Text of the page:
From an interview with Sugandha Mahajan, Content Manager and Writer, Arrive.
Sugandha Mahajan and her husband were doing well financially in their home city of Delhi, India. However, they saw little chance to live the life they wanted in this crowded space. So, they started to look elsewhere, considering Australia and New Zealand before deciding on Canada as their destination. As a marketing and policy communications writer, research was an important part of Sugandha’s work. She loves Excel spreadsheets and began calculating and planning everything she could a full year ahead of setting out. They came to Canada through the Express Entry program and arrived in Toronto on January 30, 2020.
Sugandha shares her story of careful planning, unexpected challenges, adapting to change, and finding her place in Canada. As Content Manager and Writer for Arrive, who better to offer tips and recommended reading for newcomers?
When we made the decision to come to Canada I did have second thoughts. A couple of months before we were scheduled to leave, I was in the kitchen cooking dinner, and I reached into the freezer to get a pack of frozen vegetables. I had a panic attack thinking that I would be living in this sort of freezing cold for the rest of my life! I had to sit down and call my dad (who happens to be a doctor). He said, “Relax. Take a deep breath. Stop cooking.” My biggest fear was winter, but, on the day we landed in Canada, it was snowing. It was so beautiful, the most magical experience I’d had.
Canada seemed to offer everything we wanted. I made lists of all of the things that I needed information on. Where will we live in the beginning? How much does accommodation cost? What are the rental prices like in Toronto? Where do I buy groceries? How do I get from the airport to my accommodation? Do I need to download maps? What’s the public transit system like? What about healthcare? Am I eligible for health insurance? How do I apply for a card? I began my research and set up Excel sheets to calculate the cost of living in Canada. We set aside six months’ worth of expenses, which equaled at least half of our income in India.
Luckily, my husband managed to retain his position and started working for his organization remotely when we arrived. This gave us the stability of at least one income and we did not face the kind of financial pressure that many newcomers face when they arrive.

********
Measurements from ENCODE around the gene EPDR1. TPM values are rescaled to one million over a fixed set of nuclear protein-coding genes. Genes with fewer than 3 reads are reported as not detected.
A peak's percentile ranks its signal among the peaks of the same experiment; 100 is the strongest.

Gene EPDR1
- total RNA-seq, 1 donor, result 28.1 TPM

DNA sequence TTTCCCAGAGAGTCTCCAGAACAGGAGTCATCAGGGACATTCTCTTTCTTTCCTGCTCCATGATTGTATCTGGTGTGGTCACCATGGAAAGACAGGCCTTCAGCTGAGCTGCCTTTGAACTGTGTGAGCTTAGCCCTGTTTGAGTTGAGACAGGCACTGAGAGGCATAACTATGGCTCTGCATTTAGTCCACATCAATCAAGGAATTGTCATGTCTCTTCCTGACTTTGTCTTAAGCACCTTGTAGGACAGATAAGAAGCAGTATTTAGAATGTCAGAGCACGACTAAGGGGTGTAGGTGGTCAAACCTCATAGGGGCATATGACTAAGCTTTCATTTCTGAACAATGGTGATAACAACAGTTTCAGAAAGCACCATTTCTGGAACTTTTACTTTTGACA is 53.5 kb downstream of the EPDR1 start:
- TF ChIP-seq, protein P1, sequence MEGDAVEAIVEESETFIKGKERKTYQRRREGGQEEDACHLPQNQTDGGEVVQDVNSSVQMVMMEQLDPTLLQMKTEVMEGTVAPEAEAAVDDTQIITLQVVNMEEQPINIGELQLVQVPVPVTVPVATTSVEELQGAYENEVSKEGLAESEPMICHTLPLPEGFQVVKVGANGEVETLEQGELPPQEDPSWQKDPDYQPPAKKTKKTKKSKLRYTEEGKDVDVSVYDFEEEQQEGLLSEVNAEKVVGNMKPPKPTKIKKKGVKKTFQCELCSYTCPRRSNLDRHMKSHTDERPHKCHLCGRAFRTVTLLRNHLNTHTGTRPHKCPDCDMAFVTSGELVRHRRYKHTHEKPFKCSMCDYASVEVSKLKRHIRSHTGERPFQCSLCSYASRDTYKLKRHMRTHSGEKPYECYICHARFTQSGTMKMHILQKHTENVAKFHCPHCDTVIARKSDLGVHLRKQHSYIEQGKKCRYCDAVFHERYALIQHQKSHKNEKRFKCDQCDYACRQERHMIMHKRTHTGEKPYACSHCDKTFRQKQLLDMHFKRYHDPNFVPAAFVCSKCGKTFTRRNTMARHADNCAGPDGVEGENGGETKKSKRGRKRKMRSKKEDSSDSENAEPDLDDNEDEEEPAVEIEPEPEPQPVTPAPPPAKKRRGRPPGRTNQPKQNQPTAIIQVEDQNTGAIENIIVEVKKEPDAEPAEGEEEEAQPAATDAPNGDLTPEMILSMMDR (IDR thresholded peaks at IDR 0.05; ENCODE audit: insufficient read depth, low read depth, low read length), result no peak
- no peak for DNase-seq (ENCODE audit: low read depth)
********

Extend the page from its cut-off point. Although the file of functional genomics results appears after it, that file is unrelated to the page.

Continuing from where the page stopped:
It might take longer than planned to find your ideal job
The one aspect that I didn’t plan correctly was my job search. I grossly underestimated the amount of effort it would take to find a job. With ten years’ experience under my belt, I thought it would be relatively easy. I did some basic research but didn’t start applying to roles until I came here. And, even the day I landed, I was under the impression that I could spend two weeks just chilling, enjoying the city, seeing the neighbourhood, and then start looking for a job. I thought, “Sure, some people struggle to find employment, but it’s unlikely that would be me.”
When I did eventually start looking, I realized you don’t even get a response from most companies. It’s not like they’re going to reject you upfront; they just don’t respond at all. It took me six months to find a job. That was probably the bleakest time of my life.
I didn’t want a survival job because it eats into the time you have for your actual job search. I wasn’t looking for entry-level positions. I was reluctant to explore roles that were below my current position, but that changed maybe four months down the line.
I had been working in policy communications in India. So, my first and obvious choice was to look for policy-related or government relations roles here. The organization I used to work with is part of a global network and connected me with people in the policy domain here when I first arrived. They explained to me how policy and lobbying are completely different here than back home. It became clear that my experience was not relevant here. So my idea of finding work doing what I did back home was a dead end. But they did introduce me to some pretty great people that led me to volunteering opportunities.
Volunteering can help you gain crucial Canadian experience
Through the network I made in the policy field, I was introduced to an organization that was looking for a volunteer to help with marketing communication and content. They were policy adjacent, but also public-facing. I helped them create a website, and provided support in content creation, content planning, and management. I realized that whether it’s policy or marketing, it’s all basically communication. “Why would I have to limit myself to policy?” When I started considering transferrable skills, a whole new world of opportunities opened up and I found my first full-time job in Canada as a content manager at another company.